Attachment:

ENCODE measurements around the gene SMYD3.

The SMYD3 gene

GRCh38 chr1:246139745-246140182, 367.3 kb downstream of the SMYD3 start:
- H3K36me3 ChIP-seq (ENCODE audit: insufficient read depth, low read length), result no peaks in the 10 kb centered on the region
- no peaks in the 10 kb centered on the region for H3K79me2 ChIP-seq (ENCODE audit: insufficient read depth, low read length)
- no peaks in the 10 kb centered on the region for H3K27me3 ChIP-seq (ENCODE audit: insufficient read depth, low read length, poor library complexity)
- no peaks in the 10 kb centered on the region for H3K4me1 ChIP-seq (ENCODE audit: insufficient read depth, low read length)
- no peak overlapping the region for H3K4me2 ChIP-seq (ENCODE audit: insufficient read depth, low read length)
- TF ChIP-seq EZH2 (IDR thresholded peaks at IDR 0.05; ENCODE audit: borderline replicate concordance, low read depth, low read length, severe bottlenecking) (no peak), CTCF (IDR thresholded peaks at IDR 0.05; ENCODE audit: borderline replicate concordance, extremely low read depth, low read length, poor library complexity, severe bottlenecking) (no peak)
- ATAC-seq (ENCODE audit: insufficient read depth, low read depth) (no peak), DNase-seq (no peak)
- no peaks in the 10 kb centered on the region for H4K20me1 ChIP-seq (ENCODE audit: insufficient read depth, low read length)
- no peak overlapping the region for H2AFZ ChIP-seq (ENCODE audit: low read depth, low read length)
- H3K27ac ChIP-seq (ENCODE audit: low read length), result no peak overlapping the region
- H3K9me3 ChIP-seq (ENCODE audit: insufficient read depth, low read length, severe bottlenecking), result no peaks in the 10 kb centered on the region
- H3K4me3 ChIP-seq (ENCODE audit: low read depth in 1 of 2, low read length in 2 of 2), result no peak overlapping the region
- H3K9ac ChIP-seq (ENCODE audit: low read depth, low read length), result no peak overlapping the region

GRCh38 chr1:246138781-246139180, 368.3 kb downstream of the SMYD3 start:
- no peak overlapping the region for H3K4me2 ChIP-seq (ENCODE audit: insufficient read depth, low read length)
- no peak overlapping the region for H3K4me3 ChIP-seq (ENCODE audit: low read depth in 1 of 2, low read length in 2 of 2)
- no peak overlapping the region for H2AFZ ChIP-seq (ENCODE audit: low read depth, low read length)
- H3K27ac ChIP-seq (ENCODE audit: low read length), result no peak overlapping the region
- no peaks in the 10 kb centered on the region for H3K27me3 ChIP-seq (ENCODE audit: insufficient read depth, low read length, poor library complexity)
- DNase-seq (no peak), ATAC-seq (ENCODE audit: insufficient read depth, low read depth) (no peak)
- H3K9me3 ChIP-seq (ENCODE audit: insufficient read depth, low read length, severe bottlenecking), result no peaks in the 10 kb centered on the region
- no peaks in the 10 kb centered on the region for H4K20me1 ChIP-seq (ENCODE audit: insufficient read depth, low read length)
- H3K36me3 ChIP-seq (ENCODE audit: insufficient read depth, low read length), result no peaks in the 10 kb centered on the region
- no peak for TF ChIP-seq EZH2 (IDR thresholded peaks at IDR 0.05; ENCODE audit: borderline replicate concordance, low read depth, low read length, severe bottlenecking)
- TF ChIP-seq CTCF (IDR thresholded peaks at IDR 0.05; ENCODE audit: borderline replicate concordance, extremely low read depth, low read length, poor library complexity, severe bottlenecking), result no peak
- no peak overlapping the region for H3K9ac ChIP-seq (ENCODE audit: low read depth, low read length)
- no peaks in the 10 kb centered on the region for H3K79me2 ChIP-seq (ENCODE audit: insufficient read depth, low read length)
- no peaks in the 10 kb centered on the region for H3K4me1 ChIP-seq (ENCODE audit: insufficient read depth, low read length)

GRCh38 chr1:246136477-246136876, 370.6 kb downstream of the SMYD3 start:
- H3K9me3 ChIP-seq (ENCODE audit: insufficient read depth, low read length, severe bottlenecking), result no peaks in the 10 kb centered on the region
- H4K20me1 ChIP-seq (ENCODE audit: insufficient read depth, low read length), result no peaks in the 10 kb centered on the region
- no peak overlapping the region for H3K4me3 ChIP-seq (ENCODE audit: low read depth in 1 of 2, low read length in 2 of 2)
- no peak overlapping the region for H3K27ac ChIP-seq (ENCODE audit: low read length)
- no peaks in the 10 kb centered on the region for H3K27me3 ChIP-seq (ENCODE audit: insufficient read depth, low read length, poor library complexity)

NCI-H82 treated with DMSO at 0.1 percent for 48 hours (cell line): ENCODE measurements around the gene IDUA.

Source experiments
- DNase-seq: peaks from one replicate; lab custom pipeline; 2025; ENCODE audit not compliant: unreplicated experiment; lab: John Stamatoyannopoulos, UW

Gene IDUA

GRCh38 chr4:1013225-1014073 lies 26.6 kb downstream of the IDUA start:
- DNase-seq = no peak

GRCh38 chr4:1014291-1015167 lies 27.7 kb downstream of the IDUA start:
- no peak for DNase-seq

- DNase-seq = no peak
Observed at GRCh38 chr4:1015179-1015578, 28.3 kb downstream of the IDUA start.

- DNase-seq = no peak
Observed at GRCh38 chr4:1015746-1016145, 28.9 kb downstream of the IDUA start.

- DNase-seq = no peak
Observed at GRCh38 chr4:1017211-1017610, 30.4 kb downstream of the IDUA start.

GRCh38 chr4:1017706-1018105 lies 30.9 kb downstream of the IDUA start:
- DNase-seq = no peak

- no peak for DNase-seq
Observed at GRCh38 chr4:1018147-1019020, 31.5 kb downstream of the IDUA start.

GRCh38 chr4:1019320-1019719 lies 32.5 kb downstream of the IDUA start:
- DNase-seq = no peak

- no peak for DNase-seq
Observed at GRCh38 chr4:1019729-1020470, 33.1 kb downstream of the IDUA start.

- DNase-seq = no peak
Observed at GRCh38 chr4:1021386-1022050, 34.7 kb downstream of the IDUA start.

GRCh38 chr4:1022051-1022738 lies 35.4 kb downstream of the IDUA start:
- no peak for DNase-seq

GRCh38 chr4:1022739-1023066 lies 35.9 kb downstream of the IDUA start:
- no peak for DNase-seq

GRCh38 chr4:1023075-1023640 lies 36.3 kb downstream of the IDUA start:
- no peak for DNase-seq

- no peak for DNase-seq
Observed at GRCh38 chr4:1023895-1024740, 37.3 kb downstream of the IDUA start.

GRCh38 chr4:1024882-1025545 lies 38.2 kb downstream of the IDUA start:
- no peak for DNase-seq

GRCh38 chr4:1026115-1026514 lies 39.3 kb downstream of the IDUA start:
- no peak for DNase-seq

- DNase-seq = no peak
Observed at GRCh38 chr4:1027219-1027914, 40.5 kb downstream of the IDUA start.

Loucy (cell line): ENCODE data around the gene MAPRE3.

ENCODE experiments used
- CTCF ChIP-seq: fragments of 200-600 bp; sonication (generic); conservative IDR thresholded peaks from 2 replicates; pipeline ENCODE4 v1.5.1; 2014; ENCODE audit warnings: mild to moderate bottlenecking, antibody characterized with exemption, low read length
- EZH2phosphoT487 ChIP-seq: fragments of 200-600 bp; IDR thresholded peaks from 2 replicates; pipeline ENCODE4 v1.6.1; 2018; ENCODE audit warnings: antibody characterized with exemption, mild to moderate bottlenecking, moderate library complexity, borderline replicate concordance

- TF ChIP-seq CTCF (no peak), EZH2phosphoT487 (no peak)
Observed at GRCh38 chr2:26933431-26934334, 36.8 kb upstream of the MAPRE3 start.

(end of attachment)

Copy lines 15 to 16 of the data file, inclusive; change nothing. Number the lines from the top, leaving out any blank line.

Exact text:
- H3K4me3 ChIP-seq (ENCODE audit: low read depth in 1 of 2, low read length in 2 of 2), result no peak overlapping the region
- H3K9ac ChIP-seq (ENCODE audit: low read depth, low read length), result no peak overlapping the region